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Bubbles And Building Blocks
On zooming out from the zeitgeist.
According to a recent article by Business Insider, the Metaverse is dead.
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Six months prior, it was proclaimed that NFTs too had gone the way of the Dodo.
And due to our love of a good technological funeral, I’m sure the media outlets are already drafting their eulogies for AI.
I find it odd how the hype->dead cycle goes these days, our treatment of emerging technologies is no longer rational in the slightest. And it doesn’t matter whether you’re an evangelical convert or a cynical dogmatist, the behaviours are the same.
On the one side, they’re off ‘to the moon’, fawning over new developments with an almost religious fervour, touting all of the many ills that could be solved if only we embrace technology X, Y or Z; often based on the shallowest of takes, written out in disjointed threads of 140 character ‘insights’. They flock together into their excited cliques, revelling in the effervescent energy of newness, bouncing off of one another to push the collective into obsession and overdrive.
And on the other we have the sneering armchair critics, ready to throw their judgement and bile on anything that may suggest a change to their beloved status quo. They gleefully proclaim ‘fad’, ‘snake oil’ or ‘scam’ of anything that dares to catch fire, because they’ll be damned if something new has the audacity to stick or scale on their watch. They love to perch in the cheap seats, chucking stones and insults at those they deem naive enough to enter the arena to explore what’s on offer. And soon enough, they’ll be patting themselves on the back and the parroting of ‘I told you so’ will reverberate around their echo chamber, as the warm fuzzy feeling of schadenfreude arrives via even the smallest hint of deflated expectations or a lack of instant results.
It may seem like they’re two very separate species, but in reality they’re two sides of the same coin.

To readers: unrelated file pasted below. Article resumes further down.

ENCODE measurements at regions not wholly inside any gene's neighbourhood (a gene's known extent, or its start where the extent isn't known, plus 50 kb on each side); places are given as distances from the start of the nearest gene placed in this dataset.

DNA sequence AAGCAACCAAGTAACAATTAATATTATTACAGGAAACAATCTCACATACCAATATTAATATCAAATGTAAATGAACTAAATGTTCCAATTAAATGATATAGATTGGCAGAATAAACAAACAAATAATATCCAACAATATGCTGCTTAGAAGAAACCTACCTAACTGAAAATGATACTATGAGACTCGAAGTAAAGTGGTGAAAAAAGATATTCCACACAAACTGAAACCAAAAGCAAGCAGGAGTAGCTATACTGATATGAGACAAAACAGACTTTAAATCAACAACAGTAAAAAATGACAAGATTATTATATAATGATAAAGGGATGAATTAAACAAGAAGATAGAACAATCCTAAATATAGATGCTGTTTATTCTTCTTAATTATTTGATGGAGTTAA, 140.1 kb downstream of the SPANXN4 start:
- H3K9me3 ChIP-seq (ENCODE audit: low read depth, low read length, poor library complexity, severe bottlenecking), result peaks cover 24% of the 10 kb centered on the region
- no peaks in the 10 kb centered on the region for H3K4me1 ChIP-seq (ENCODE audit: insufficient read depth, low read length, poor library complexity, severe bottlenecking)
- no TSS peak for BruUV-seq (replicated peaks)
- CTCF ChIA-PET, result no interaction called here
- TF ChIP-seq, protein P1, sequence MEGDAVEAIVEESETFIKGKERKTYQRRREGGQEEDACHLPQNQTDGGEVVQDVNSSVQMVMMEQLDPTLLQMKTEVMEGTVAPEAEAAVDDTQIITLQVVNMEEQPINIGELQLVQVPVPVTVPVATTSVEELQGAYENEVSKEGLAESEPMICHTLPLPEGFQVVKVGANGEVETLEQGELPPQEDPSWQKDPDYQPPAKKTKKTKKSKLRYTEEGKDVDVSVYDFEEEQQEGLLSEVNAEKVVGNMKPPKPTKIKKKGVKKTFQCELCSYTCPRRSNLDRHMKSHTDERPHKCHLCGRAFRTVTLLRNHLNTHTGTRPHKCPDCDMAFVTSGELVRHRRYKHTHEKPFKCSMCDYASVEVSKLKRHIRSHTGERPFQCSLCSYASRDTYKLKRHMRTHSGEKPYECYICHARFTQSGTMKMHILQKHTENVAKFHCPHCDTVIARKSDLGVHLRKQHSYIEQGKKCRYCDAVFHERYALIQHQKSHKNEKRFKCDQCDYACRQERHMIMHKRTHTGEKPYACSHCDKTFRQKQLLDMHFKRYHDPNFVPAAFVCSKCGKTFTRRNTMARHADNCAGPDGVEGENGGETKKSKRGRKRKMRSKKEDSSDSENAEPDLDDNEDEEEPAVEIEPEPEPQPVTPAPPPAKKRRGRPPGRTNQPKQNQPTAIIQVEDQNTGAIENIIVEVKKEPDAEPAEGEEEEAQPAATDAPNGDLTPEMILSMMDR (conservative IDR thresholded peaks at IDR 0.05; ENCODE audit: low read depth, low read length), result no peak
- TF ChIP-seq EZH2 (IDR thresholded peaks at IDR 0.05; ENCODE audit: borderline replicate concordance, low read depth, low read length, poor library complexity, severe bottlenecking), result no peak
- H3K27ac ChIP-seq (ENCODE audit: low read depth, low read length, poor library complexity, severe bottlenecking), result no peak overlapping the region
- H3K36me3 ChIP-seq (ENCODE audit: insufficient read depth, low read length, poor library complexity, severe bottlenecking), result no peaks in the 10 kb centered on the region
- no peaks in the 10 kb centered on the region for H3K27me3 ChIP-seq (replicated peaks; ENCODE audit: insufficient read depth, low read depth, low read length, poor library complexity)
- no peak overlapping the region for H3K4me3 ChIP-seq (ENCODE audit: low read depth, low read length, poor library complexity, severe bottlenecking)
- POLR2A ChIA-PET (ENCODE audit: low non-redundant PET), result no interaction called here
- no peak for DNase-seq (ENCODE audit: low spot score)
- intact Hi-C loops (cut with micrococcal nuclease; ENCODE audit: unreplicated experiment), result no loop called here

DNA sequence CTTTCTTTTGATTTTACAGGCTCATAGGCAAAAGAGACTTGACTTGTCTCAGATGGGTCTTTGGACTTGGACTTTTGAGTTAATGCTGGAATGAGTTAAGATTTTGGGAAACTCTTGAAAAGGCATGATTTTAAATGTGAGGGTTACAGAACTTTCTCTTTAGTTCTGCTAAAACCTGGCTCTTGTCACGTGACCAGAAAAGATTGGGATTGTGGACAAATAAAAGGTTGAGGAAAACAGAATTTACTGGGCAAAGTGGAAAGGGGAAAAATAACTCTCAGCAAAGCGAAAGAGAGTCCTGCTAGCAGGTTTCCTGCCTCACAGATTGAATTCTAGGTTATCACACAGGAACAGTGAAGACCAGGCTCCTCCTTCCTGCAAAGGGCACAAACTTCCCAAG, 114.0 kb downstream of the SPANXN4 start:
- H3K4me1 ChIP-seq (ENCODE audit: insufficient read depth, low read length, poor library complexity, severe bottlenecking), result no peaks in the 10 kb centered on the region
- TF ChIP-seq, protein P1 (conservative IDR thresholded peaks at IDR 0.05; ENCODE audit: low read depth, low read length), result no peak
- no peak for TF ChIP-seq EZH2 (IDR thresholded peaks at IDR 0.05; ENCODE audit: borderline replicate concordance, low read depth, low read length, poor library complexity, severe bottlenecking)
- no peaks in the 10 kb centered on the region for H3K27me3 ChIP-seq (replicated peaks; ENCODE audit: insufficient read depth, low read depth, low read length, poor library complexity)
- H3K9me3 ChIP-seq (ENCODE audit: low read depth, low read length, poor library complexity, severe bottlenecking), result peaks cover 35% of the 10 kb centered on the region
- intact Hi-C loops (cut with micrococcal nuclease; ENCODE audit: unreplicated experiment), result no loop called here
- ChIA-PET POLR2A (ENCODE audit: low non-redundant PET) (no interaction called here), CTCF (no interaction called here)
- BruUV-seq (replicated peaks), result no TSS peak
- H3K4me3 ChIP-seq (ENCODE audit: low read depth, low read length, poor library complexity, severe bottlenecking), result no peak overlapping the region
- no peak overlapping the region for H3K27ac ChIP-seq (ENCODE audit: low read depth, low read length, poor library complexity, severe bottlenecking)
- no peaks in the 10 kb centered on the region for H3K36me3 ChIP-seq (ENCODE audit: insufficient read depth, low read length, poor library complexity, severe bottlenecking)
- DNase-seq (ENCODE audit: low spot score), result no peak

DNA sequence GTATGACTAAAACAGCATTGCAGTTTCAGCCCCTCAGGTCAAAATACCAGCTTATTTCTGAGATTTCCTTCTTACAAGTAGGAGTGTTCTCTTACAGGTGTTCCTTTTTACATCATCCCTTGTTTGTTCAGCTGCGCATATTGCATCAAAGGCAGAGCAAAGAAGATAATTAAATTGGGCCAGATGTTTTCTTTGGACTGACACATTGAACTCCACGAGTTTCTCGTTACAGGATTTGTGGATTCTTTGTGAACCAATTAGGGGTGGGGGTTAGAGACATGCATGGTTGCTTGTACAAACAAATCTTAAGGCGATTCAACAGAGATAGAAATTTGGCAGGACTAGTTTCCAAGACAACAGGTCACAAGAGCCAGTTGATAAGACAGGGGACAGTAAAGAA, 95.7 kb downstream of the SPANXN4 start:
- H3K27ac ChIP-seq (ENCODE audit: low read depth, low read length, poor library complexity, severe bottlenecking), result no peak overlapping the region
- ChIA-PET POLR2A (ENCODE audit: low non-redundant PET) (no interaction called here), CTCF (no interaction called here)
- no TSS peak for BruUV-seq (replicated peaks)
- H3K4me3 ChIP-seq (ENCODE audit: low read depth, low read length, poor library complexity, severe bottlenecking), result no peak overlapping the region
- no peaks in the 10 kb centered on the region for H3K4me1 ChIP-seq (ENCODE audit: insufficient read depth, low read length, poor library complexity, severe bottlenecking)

And that’s because they’re both riding the hype train. But whilst one group is looking up the mountain, plotting their ascent to the summit, the other is peering into the perceived perils below, awaiting what they believe to be an inevitable crash.
The problem is that after a heady ‘15 minutes of fame’ journey with a rollercoaster of highs and lows, promises and pitfalls, decrees and drama - they both decide to jump off when the train reaches its first stop, having had their fill of spectacle and excitement and showing little to no interest in where the train is headed next, now that it’s on more stable ground.
And yes, I’m massively overdoing the train metaphors here, but I’m channelling my inner Francis Bourgeois to articulate the issue - which is that regardless of which side of the fanboi/doomsdayer fence they sit on, they’re all stuck in the bubble and once it goes pop, they bounce off to the next.
But bubbles are bubbles precisely because they represent the initial overinflated expectations and enthusiasm everyone has when something potentially life and/or business altering enters the fray.
The misunderstanding everyone has about them is twofold:
The belief that bubbles are inherently bad.
And that once they pop, the game is over.
Neither of these embedded concepts represent reality.
In his brilliant piece ‘Well-Behaved Bubbles Often Make History’, Byrne Hobart states that:
“The right kind of bubble, at the right time, can exert a powerful positive effect on the world. A bubble is an objectively irrational shared belief in a better potential future.”
Bubbles bring energy, they bring talent, they bring money, resources and motivation.
Yes, they’re often overinflated, but that initial upfront rush sows the seeds for the real work to begin, and once the fluff and the fantastical falls away, those foundational projects continue on.
Just think back to the dot com bubble, whilst many players fell by the wayside, Microsoft, Amazon, eBay, Qualcomm, and Cisco laid the groundwork to become the giants they are today.
And that’s just as true now as it was back then.
When people say ‘the Metaverse is dead’, they’re often referring to the dystopian vision of us all sat in shipping containers a la Ready Player One, wearing VR headsets so we can inhabit Zuckerberg’s unimaginative and utterly depressing animated conference rooms, where we’d gather to have inane conversations and observe one another’s floating legless torsos, sharing canned laughter and meaningless emoji-filled chat, whilst the real world burns around us.
And if that’s what you understand the Metaverse to be, then I get it. I don’t think anyone’s going to get excited about a future as a virtual Stepford wife, stuck inside a saccharine digital hellscape of dismembered avatars and lacklustre Cheetos haunted houses.
Count me out.
But that definition of the Metaverse isn’t correct. And therefore, sounding its death knell is both inaccurate and premature.
The true meaning of the Metaverse isn’t about building a singular place.
It isn’t about us abandoning the real world to escape to a virtual one.
It isn’t about us replicating the most boring parts of our lives in the digital realm.
And it isn’t about us losing our humanness to become disconnected and disembodied robots.
It’s actually a lot more technical and boring than most people care to understand, and so we’ve created these assumptions to fill in the blanks - suddenly two-plus-two equals seventeen.
The real Metaverse refers to an immersive and interoperable successor to the internet we know and use today.